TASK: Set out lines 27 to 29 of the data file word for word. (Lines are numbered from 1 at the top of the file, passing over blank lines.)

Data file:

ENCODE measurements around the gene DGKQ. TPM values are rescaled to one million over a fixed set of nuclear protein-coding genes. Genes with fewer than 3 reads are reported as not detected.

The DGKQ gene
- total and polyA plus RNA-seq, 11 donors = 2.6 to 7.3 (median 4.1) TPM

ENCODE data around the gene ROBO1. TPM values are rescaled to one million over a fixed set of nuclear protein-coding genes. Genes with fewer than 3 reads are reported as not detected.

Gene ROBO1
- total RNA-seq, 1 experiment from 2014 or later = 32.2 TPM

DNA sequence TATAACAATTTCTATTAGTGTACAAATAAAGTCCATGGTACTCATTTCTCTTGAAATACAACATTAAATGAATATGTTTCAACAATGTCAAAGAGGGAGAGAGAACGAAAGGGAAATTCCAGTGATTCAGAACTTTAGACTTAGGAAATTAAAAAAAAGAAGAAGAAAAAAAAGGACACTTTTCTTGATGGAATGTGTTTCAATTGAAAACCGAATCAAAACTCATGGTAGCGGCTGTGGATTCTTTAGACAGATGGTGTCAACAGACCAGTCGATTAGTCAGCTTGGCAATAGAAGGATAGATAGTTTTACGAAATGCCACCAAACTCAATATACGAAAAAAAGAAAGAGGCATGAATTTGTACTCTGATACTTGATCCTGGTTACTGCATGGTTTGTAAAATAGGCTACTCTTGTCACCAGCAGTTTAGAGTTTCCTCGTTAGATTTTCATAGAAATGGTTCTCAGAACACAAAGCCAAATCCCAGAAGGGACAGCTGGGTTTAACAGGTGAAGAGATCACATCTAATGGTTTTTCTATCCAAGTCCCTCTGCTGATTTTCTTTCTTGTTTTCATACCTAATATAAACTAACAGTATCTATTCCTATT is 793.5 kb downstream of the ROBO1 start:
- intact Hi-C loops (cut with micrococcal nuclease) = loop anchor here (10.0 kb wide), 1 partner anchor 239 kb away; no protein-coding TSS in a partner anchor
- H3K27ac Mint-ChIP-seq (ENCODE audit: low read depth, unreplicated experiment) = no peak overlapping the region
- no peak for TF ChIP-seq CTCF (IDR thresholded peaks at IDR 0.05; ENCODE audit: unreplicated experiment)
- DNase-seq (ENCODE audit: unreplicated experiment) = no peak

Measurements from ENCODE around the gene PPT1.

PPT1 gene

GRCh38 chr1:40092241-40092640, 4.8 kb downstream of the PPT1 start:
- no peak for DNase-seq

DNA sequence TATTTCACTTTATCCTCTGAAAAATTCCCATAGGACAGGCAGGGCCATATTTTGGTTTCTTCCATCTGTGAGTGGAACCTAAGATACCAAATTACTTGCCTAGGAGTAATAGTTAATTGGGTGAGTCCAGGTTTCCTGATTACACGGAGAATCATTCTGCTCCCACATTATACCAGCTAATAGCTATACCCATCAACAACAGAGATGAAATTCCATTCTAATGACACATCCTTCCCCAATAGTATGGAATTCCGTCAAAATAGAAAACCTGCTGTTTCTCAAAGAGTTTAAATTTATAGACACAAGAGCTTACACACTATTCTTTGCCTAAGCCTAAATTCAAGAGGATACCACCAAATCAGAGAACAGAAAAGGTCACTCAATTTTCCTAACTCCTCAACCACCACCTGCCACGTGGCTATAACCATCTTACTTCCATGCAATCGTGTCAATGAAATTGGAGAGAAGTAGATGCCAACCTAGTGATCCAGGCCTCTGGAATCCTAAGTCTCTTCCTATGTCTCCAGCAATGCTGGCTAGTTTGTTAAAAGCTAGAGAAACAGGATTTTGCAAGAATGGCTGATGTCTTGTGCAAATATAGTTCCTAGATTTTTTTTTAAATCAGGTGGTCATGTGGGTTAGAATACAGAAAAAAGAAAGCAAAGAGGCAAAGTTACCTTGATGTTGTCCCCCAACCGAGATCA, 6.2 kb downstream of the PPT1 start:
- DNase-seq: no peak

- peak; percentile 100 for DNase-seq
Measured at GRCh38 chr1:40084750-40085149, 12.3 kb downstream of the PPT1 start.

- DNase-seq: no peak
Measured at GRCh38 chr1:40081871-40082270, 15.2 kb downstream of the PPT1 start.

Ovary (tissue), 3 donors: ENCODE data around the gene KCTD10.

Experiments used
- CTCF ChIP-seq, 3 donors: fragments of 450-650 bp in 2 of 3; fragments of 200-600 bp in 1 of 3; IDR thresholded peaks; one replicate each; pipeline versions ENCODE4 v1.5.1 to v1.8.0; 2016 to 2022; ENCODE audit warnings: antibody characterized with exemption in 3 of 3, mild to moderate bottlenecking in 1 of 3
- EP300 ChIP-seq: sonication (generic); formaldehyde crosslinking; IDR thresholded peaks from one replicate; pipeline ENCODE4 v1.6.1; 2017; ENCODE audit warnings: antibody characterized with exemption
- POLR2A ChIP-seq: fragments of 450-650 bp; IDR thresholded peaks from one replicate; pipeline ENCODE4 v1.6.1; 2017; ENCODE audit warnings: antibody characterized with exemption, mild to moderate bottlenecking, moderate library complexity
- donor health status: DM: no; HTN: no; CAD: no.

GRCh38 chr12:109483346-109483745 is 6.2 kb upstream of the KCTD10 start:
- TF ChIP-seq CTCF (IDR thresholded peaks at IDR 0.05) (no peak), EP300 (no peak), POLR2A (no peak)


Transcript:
- donor health status: DM: no; HTN: no; CAD: no.

GRCh38 chr12:109483346-109483745 is 6.2 kb upstream of the KCTD10 start:
- TF ChIP-seq CTCF (IDR thresholded peaks at IDR 0.05) (no peak), EP300 (no peak), POLR2A (no peak)